A few years ago, I bought Preserved by Nick Sandler and Johnny Acton. It’s a great book and contains details and recipes for a wide variety of preservation techniques – salting, air-drying, pickling, fermenting, smoking – the lot. One of the recipes is for fermented black beans – as used in many Chinese dishes. The recipe itself is extremely simple, but the thing that always put me off was the fermentation time: one to two years. I didn’t want to have to wait that long in order to sample the fruits of my labours!
A couple of weeks ago, I picked the book up again and leafed through it. I quickly spotted the black bean recipe and it struck me that if I’d actually been bothered to make that when I first bought the book, they’d be ready by now. So why hadn’t I made them! It’s not like they are high maintenance – you just leave them on a shelf at the back of the pantry for a couple of years. So, I decided that was a wasted opportunity, and I wasn’t going to do that again. This time, I was going to make them.
The black beans in question are actually black soy beans. They were surprisingly tricky to track down, but I eventually found a company in Scotland selling them online.
Once I had my beans, the rest was easy – I more or less followed the recipe in the book, although I thought the amount of garlic and ginger sounded rather skimpy, so I increased those.
1kg black soy beans
1 bulb garlic
zest of 2 oranges
Soak the beans overnight, then parboil for 30 minutes. Drain and leave to cool.
Peel the ginger and garlic and roughly chop (or whiz through a food processor for a few seconds).
Once the beans are cool, add the ginger, garlic, orange zest and salt, and mix thoroughly. Pack the mixture tightly into sterilised jars and seal.
Store in a cupboard, pantry or cellar, for 1-2 years before use.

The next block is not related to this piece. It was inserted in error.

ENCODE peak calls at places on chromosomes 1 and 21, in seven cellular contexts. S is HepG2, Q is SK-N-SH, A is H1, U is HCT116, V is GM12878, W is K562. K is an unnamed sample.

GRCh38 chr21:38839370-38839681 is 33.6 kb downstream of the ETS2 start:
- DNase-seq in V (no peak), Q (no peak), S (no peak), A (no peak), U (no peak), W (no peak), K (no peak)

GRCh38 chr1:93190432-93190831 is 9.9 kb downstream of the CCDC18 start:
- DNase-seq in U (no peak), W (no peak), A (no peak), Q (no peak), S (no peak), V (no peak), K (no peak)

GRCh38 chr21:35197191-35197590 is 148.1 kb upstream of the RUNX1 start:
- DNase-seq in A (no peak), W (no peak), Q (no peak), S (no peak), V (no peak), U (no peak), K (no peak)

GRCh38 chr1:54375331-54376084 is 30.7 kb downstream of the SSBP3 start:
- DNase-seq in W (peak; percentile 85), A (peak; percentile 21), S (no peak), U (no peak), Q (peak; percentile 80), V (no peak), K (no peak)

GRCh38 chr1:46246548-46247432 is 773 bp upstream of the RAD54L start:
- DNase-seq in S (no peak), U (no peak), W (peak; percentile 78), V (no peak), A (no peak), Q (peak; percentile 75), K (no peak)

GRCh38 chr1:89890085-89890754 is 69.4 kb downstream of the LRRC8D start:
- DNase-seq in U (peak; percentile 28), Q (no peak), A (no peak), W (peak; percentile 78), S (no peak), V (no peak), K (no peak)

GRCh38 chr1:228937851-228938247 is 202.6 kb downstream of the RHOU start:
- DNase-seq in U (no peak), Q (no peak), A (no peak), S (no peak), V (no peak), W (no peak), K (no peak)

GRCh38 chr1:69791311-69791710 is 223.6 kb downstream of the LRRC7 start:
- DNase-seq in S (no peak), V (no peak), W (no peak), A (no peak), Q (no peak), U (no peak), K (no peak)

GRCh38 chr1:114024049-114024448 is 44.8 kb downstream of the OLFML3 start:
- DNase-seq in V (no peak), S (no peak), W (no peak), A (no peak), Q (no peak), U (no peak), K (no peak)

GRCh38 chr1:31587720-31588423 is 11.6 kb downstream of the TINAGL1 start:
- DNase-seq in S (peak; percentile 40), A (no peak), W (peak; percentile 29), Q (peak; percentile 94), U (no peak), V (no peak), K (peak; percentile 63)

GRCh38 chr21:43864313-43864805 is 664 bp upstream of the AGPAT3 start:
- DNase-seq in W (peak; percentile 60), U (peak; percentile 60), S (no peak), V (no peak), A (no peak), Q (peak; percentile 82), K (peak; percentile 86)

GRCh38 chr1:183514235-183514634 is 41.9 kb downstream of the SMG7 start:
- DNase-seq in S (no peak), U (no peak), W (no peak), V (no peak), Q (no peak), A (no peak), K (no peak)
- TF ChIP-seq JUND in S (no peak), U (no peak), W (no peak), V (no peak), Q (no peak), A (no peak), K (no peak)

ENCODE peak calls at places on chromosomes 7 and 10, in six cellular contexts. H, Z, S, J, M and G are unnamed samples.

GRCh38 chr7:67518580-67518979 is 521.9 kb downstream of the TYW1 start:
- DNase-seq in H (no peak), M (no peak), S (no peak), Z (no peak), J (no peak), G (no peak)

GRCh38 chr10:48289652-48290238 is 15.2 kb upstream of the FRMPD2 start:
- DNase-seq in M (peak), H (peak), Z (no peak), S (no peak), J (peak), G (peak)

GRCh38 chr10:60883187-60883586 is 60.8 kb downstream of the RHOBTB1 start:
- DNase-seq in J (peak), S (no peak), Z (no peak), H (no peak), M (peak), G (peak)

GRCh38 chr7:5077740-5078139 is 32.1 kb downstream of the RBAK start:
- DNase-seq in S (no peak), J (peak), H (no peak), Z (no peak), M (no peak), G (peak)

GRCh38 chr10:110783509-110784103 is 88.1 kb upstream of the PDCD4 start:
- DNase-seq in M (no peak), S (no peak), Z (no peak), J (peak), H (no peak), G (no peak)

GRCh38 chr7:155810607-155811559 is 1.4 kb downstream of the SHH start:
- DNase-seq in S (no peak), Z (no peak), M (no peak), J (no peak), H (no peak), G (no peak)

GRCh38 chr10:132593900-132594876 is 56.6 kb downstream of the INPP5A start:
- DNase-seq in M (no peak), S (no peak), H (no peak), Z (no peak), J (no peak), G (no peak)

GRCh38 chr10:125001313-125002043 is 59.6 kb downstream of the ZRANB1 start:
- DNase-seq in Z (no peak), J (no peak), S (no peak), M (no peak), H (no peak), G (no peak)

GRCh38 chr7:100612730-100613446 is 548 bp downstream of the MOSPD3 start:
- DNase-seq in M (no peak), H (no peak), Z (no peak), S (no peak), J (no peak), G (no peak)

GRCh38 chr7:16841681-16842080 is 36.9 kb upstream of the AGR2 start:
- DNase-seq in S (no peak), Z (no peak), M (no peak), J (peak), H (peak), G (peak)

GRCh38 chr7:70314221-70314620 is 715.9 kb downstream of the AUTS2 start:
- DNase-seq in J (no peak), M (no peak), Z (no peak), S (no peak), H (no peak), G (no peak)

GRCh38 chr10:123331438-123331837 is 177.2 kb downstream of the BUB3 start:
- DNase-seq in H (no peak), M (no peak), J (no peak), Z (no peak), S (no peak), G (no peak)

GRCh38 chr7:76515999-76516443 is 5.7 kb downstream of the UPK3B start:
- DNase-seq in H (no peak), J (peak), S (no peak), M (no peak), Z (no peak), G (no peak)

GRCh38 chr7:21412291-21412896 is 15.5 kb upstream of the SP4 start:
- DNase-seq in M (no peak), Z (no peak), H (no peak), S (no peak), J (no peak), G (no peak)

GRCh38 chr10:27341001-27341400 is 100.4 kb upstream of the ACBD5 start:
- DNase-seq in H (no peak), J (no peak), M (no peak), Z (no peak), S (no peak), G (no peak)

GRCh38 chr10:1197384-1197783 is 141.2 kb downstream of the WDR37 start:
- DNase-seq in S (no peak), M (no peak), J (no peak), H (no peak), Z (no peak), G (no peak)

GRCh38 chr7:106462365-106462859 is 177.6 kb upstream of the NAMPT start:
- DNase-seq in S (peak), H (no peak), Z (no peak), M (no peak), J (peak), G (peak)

So, my beans are all made, packed into jars and sat on a shelf in the pantry. Now, I wait.
8 thoughts on “Fermented Black Soy Beans”
So what of the fermented black beans? I’m kinda concerned that if the jars were completely sealed they might have blown up.
They’re still sat on a shelf in the pantry. They’re tucked away at the back and, to be honest, I haven’t thought about them in ages. I just fished out one of the jars, and they still don’t look that dissimilar to the photo above. It’s been two years, I guess I should try cooking with them now!
As for blowing up, I’ve found that if pressure starts to build up in those jars, the rubber seal does give enough to release it – I have, on occasion, found little pools of brine have been expelled from some of my other ferments. I’ve certainly never had one blow up.
Curious to learn how these beans taste now that it has been a couple of years!
Good question! I tried some a couple of years ago, but they were a bit hard and I didn’t think they were ready yet. I guess it’s really time to try them again now!
Interesting, technically black beans as a flavoring condiment are hard as are dried after fermentation and are then softened in boiling water before being used in cooking. It seems surprising that the beans are harder than when they were put in the jars though. As far as I can gather, the commonest type of fermented black beans are made with a process using koji, but the lacto-fermented process you are doing could produce a similar result with a longer amount of incubation.
That’s interesting. I’m certainly no expert at this, but the recipe I used did lead me to believe that they wouldn’t be quite as hard as they were. I need to go re-read that. They’re three years old now, it’s definitely time to try to do something with them.
I really should figure out where to get some koji from too…
Now it’s 2 years later. How did they turn out? Would love to hear your experience with this recipe! 🙂 Do you have pictures?